Identification of a Bacteria-Specific Binding Protein from the Sequenced Bacterial Genome
Identification of a Bacteria-Specific Binding Protein from the Sequenced Bacterial Genome
Journal of Microbiology and Biotechnology. 2016. Jan, 26(1): 38-43
Copyright © 2016, The Korean Society For Microbiology And Biotechnology
  • Received : October 20, 2015
  • Accepted : November 02, 2015
  • Published : January 28, 2016
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Minsuk, Kong
Sangryeol, Ryu

Novel and specific recognition elements are of central importance in the development of a pathogen detection method. Here, we describe a simple method for identifying the cell-wall binding domain (CBD) from a sequenced bacterial genome employing homology search for phage lysin genes. A putative CBD (CPF369_CBD) was identified from a genome of Clostridium perfringens type strain ATCC 13124, and its function was studied with the CBD-GFP fusion protein recombinantly expressed in Escherichia coli . Fluorescence microscopy showed the specific binding of the fusion protein to C. perfringens cells, which demonstrates the potential of this method for the identification of novel bioprobes for specific detection of pathogenic bacteria.
Antibodies are the most commonly used biorecognition elements for the detection of pathogen [11] . The sensitivity and specificity of techniques for bacterial detection are primarily dependent on the intrinsic properties of the antibodies. Most antibodies, however, suffer from cross-reactivity and low stability against changes of pH or temperature [22] . In addition, because antibodies are produced by injecting an antigen into a mammal, high production costs and ethical issues are inevitable. Therefore, the demand for alternative bioprobe molecules that fulfill both high specificity and affinity is increasing.
Phages and phage-derived proteins have received growing attention as alternatives to antibodies owing to their host specificity, high affinity, and relatively lower cost of production [18] . In particular, the cell-wall binding domains (CBDs) of phage-encoded peptidoglycan hydrolases (endolysins) showed great potential as promising bioprobes for pathogen detection [9 , 24] . Several studies have revealed that CBDs show high affinity to their target cells, with a genus- or species-level of specificity [5 , 19] .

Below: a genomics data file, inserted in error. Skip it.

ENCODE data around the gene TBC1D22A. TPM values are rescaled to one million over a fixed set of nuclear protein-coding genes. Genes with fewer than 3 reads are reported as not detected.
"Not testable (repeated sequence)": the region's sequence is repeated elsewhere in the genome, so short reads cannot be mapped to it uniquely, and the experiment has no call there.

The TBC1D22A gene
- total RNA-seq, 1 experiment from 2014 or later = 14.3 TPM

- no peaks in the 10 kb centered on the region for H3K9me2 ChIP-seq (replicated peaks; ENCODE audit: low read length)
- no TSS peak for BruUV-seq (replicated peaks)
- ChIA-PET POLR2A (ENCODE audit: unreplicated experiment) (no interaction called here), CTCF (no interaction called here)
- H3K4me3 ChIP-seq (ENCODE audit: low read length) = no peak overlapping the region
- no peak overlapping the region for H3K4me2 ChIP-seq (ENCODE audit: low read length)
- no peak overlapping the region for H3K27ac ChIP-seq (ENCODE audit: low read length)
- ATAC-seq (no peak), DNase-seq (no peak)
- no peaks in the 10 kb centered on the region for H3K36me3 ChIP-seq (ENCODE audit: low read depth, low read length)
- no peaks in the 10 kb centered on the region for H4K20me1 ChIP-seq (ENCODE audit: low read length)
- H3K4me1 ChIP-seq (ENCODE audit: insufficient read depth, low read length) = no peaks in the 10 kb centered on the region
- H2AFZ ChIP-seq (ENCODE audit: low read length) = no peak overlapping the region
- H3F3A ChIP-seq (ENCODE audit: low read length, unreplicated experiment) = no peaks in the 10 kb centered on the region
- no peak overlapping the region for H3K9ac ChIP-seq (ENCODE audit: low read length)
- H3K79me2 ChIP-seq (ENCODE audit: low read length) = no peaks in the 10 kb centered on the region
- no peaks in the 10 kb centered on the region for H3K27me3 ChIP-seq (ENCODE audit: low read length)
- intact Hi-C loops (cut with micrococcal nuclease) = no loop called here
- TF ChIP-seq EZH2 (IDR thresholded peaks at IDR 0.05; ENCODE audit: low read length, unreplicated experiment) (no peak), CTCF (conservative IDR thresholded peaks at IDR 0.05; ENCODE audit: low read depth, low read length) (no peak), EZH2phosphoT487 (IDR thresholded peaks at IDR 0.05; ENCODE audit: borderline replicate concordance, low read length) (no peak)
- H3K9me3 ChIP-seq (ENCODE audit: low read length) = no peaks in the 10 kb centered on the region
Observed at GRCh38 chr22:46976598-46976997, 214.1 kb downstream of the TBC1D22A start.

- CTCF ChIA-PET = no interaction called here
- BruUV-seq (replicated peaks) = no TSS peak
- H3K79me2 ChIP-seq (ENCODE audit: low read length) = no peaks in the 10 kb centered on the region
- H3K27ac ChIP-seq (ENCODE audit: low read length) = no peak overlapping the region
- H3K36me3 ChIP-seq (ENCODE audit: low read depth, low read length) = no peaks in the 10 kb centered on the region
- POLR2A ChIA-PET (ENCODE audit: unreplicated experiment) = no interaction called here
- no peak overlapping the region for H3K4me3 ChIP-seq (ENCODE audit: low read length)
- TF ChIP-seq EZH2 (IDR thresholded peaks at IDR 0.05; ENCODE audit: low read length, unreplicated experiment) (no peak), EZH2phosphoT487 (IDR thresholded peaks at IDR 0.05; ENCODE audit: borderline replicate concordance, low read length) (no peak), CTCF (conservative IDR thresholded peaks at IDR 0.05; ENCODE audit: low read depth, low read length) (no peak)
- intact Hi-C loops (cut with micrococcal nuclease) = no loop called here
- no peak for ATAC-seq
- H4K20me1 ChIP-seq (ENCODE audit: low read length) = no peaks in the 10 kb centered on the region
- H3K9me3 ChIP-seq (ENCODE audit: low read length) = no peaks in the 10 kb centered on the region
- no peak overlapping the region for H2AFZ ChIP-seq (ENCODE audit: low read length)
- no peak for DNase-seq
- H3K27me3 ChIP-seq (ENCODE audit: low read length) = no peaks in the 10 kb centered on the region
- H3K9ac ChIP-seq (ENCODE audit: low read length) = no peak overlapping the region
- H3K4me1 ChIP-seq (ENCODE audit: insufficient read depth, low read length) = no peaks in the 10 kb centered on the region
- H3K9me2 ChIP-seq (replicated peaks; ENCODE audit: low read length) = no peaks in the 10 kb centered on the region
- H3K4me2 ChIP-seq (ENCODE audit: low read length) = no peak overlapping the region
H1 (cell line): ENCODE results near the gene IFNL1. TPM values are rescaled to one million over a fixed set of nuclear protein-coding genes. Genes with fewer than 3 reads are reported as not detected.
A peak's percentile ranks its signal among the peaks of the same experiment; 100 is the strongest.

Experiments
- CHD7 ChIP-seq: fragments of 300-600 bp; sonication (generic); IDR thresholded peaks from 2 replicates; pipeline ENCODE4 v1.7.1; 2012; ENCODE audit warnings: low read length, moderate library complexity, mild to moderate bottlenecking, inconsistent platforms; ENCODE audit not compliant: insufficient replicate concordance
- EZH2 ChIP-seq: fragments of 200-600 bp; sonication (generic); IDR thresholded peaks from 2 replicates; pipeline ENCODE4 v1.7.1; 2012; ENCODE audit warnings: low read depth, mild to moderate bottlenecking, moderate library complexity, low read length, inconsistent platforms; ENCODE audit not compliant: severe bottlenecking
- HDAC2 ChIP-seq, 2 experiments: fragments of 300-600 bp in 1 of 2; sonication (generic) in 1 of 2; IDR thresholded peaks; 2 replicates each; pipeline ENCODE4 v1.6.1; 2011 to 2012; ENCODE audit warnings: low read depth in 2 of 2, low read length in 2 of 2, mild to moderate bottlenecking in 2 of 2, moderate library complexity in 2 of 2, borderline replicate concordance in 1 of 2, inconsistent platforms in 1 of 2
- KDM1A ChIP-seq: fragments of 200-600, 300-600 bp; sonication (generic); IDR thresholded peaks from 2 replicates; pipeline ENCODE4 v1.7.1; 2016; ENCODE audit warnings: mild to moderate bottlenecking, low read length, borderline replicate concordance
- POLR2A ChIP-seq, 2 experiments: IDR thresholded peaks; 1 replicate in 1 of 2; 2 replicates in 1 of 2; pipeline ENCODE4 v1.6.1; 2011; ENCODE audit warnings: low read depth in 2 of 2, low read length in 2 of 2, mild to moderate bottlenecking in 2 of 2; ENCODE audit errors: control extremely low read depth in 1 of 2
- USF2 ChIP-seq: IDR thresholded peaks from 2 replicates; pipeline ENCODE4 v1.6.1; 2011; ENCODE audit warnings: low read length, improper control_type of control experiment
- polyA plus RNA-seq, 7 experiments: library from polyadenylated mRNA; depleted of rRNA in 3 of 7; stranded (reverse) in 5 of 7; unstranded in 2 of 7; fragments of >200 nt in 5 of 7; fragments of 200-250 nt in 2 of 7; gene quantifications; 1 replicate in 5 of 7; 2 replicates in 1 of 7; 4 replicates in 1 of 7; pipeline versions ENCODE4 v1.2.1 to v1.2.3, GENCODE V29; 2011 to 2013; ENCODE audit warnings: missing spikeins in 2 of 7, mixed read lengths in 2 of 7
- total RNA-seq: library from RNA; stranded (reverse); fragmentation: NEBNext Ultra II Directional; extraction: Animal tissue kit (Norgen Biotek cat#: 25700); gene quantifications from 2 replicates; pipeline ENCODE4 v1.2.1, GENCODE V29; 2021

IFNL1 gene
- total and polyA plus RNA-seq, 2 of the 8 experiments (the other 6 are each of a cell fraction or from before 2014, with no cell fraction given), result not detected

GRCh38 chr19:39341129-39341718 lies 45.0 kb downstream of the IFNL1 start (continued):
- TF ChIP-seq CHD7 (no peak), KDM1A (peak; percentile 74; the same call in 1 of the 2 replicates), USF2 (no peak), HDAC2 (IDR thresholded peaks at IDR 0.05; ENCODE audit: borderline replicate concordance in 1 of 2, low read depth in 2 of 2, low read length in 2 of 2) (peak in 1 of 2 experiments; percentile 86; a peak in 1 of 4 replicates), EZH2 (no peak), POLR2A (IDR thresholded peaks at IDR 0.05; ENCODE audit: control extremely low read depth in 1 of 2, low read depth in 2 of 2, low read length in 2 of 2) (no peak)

Although there has been an increasing interest in the use of CBDs to detect bacterial pathogens as alternatives to currently used antibodies, identifying a novel CBD from a phage endolysin is time-consuming and labor-intensive owing to the following reasons. First, a novel phage has to be isolated and its genome sequenced. Second, the full genome annotation requires skilled personnel and considerable time. Therefore, a better method to find a CBD is needed for the wide use of CBDs as bioprobes. Here, we present a facile and efficient method for identifying a novel CBD from a sequenced bacterial genome. This method relies on the idea that most bacteria harbor phage genes within their genome as prophages or short phage remnants [2] . For example, 16% of the Escherichia coli O157:H7 strain Sakai genome was reported to be prophage elements [7] , and in Streptococcus pyogenes , phage-related sequences account for more than 10% of the total genome [1] . These phage genes are often involved in lateral gene transfer and they have a major impact on bacterial genome evolution [3] . Based on this idea, we hypothesized that we could exploit the genome database as a potential reservoir for extracting genes encoding CBDs of various target pathogens. We chose Clostridium perfringens as a model organism because the anaerobic nature of this bacterium makes it relatively difficult to grow compared with aerobic bacteria, which in turn leads to difficulties in isolation of C. perfringens phages. We successfully identified a CBD from a genome (NCBI Gene ID: 4201291) of C. perfringens ATCC 13124 and confirmed its specific binding to C. perfringens .